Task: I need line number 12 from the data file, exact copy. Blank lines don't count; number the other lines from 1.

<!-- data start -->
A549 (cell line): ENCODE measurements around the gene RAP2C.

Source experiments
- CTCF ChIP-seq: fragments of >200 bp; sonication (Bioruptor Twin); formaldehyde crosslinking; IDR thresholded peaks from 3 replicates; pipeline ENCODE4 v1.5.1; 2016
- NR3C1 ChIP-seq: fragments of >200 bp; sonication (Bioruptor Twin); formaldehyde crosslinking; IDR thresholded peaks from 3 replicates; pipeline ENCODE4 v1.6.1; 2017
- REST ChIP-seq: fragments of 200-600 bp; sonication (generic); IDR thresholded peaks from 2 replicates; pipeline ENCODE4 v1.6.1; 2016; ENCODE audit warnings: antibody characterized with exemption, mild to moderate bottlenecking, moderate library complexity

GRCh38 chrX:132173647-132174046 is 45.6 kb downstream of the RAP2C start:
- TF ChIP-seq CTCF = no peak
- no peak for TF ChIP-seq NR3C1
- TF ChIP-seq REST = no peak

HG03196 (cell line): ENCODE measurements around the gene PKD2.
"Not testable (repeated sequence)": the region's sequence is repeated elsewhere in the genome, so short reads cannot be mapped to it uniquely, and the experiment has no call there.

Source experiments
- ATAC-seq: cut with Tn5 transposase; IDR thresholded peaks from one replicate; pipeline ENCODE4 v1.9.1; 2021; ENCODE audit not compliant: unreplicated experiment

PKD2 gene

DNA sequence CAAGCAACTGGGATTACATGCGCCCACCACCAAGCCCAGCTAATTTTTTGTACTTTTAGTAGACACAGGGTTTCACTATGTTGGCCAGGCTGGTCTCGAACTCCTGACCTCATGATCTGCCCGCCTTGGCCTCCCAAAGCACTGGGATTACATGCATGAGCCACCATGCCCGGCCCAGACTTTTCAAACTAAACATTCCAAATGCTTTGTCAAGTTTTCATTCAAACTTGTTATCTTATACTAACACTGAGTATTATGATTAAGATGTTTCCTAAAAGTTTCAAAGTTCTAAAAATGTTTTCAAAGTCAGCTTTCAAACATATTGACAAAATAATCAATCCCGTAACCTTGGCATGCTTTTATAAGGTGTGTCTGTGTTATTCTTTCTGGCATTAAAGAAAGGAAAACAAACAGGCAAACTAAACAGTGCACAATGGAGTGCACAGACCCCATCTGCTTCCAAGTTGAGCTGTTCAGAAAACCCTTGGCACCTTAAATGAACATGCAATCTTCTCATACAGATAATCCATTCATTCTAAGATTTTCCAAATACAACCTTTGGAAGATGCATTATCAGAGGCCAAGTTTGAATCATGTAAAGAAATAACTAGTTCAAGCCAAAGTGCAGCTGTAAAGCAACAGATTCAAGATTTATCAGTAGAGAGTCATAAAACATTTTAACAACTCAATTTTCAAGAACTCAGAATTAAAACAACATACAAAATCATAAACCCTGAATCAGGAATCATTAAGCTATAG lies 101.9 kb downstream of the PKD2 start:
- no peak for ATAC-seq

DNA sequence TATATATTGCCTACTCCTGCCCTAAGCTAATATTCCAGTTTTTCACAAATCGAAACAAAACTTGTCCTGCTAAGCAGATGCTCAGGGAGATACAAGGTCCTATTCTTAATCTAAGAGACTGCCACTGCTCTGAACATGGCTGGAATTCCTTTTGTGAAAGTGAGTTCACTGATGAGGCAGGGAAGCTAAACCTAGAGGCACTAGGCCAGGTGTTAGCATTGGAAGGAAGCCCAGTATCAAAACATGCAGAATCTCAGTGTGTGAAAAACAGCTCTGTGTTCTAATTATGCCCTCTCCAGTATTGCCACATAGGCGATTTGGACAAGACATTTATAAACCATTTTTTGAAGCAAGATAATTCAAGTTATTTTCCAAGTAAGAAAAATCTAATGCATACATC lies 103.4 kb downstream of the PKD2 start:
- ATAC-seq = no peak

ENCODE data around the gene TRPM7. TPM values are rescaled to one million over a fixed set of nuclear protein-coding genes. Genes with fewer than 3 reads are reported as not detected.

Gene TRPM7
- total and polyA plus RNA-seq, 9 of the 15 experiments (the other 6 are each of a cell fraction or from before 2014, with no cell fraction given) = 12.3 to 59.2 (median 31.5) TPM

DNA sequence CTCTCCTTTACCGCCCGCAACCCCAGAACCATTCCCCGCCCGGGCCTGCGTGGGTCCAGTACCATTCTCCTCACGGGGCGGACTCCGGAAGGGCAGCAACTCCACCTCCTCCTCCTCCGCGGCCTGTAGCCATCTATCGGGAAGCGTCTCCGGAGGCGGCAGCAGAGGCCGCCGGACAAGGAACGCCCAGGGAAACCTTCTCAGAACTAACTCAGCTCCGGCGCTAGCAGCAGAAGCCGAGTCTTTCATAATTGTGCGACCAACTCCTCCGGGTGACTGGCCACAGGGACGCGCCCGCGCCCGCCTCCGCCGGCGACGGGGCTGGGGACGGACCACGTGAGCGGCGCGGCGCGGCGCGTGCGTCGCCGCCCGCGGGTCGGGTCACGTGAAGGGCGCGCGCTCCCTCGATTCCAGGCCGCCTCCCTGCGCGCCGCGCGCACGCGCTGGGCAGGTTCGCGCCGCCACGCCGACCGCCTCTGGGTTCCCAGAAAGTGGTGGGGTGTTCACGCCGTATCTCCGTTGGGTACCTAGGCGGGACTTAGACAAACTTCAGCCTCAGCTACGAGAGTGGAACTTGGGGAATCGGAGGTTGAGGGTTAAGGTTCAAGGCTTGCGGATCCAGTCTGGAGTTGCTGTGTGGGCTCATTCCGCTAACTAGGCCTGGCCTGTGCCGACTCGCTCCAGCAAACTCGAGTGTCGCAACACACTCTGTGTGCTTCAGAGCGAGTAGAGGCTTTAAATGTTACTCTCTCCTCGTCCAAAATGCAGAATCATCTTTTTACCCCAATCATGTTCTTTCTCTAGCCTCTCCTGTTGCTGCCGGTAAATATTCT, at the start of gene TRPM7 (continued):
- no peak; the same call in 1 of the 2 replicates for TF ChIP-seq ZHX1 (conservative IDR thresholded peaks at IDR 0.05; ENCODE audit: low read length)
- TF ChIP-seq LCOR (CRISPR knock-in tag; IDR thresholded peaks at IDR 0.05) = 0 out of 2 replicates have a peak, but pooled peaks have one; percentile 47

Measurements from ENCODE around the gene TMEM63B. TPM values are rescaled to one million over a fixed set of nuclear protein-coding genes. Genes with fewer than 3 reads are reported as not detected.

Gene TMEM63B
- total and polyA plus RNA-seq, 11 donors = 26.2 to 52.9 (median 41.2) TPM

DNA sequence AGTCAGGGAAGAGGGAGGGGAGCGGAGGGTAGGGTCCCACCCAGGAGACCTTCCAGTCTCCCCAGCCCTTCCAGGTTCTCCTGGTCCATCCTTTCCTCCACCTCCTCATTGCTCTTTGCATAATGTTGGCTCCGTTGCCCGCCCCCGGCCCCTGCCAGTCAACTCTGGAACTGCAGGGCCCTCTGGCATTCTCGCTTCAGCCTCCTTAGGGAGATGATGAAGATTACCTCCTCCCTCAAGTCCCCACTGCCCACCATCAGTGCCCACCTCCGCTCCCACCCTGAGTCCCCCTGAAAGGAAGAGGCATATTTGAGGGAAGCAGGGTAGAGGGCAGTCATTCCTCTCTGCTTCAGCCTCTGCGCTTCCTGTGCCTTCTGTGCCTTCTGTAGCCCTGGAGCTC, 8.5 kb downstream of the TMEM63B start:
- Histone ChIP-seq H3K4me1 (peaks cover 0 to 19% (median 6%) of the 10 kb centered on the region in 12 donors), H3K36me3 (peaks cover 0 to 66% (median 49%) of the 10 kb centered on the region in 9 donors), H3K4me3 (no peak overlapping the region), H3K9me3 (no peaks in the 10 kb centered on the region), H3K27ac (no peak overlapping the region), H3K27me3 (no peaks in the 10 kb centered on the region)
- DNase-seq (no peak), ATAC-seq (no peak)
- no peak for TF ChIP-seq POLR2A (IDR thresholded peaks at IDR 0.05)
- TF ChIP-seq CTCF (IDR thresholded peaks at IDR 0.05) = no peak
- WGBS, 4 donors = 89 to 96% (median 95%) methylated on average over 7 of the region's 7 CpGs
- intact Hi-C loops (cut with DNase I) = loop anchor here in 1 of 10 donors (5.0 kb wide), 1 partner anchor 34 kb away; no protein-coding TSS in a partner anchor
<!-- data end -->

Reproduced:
Source experiments